The 'sounding solitude' of Scrabble
I am a Scrabble player — maybe even addicted to it! Playing Scrabble helps me cope with life. My usual partner is a musician who is also a mystic: this makes for a heady combination.
It's a time when we don't have to be "nice" to each other: we can be competitors and just enjoy the game.
I'm reminded of a moment when "nunnish niceness," was brought home to me. My Irish mother was visiting us in the convent. After a few days I asked her how she was doing. "I'm dying!" she said with deep emotion. Seeing my surprise, she continued, "I'm dying of terminal niceness!" And we both laughed!
Getting back to my enjoyment of Scrabble, perhaps I could follow an intuition. Strange as it may seem, playing Scrabble calls me to a different level of consciousness, where I can let go momentarily of wrestling with our hurting world. I'm not equating it with prayer, but it might be a prelude to another consciousness for me. As I sit across from my alert partners, my mind travels down the roads of new possibilities, and I find ways to bring letters together into words legitimized in the crazy collection called the Scrabble Dictionary. I'm convinced no one speaks with most of the words found there —
However, playing Scrabble is a challenge that takes concentration, and I find it a wholesome way to enter into another sphere of energy.
After ending the game, whether I win or lose, there's a touchstone with possibility that wasn't there before. Maybe it's the companionship or the fun of being competitors. We jokingly say that "we dispense with the charism" when we play.
For a moment I realize the intense engagement in a good Scrabble game takes me into a realm devoid of small talk, world issues and health. Enjoying simply being with others, matching wits, and finding the joy in another's move, wondering why I didn't think of it, all renew my energy.
Quite by chance, I read something in the Way of Perfection by St. Teresa of Avila that delighted me. She wrote: "Whoever has experienced it [recollection] will understand; the soul is like one who gets up from the table after winning a game, for it already sees what the things of the world are. It rises up at the best time, as one who enters a fortified castle to be safe from enemies. There is a withdrawing of the senses from exterior things and a renunciation of them in such a way that, without one's realizing it, the eyes close so as to avoid seeing them, and so that the sight might be more awake to things of the soul." (Chapter 28, p. 142 of my version).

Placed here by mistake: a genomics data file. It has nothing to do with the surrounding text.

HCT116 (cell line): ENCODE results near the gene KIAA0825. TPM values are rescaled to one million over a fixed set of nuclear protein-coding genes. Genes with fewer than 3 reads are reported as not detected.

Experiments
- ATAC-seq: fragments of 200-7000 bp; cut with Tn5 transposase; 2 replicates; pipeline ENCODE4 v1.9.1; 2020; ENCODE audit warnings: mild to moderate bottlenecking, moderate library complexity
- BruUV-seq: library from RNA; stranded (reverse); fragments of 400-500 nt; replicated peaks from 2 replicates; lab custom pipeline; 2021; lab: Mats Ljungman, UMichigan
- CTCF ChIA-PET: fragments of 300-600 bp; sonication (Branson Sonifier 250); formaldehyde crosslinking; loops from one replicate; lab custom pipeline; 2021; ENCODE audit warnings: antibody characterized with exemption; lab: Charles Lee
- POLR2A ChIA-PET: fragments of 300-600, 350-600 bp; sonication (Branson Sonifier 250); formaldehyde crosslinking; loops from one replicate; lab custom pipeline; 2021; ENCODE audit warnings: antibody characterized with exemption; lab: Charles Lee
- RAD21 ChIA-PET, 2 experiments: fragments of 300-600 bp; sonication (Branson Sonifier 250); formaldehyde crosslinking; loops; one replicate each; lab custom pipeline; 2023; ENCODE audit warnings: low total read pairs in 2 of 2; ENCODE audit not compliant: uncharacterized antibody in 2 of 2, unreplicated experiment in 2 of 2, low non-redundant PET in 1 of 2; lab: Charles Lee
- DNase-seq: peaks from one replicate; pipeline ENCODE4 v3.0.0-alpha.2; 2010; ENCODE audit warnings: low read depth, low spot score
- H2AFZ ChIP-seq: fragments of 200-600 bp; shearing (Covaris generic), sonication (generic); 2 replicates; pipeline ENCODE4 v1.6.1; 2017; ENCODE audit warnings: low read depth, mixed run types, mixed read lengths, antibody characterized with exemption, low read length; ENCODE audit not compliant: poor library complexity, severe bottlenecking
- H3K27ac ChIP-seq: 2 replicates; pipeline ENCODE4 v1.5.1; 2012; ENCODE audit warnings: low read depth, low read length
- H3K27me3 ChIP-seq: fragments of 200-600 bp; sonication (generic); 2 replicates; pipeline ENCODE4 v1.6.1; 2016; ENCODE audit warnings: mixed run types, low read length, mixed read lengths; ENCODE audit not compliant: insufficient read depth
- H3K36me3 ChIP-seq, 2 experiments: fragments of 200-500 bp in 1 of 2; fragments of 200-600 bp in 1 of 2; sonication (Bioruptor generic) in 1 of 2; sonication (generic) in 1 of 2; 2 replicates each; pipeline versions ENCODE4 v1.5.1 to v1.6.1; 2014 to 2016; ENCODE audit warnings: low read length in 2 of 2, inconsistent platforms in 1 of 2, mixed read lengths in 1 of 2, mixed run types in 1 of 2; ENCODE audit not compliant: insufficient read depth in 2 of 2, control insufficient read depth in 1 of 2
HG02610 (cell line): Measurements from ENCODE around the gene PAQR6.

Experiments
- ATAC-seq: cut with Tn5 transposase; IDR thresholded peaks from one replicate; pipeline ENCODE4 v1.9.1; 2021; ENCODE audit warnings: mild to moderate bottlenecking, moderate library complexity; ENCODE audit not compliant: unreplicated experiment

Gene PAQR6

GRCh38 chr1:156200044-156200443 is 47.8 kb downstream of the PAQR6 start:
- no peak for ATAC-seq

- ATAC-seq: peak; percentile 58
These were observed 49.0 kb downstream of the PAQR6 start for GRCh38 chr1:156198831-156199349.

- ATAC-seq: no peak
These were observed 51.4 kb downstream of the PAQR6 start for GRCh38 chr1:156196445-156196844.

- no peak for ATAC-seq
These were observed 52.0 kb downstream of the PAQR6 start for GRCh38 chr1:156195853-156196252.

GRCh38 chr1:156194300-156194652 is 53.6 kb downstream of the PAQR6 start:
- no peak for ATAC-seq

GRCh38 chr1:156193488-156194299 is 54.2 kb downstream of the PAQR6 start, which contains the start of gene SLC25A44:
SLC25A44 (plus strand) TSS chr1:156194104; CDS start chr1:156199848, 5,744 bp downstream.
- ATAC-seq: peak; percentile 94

Her words invite me into a greater fidelity to quiet prayer, pulling away from the many good things I need to do in order to strengthen relationships, heal wounds in our broken city and reach out to Sister Earth as species are extinguished even as I write this.
Sitting in the silence, feeling drawn by Christ, I unite with all who feel lost and alone. I wait to be found. Sometimes in my impatience I leave too soon. But when I am faithful, there is a tiny tunnel of hope that begins to shine through, calling me to welcome the Quiet. This may lead to Christ-consciousness, that space of inner trust that lets go of judging myself, others, or politicians! This is when I can listen to the "sounding solitude," as John of the Cross calls it in his Spiritual Canticle.
This reflection has led me to recognize the common sense of the great mystic, St. Teresa of Avila, (born March 28, 1515) who continues to teach me about the necessity of contemplation as a means of coping with life, even after 500 years.
Playing Scrabble gives a brief respite from the angst of life. It also gives me a sense of hope that no matter what faces us, if I approach life as a game, maybe I, too, will open the door of my heart and be surprised by the Divine Game-Changer.
[Judith Best, SSND, is coordinator of www.sturdyroots.org and gives presentations on the heritage of the School Sisters of Notre Dame. She is also exploring evolution as the bridge between science and religion.]
Learn about the benefits of living in community in our latest Notes from the Field installment. Notes from the Field reports are written by a Catholic Volunteer Network volunteers.
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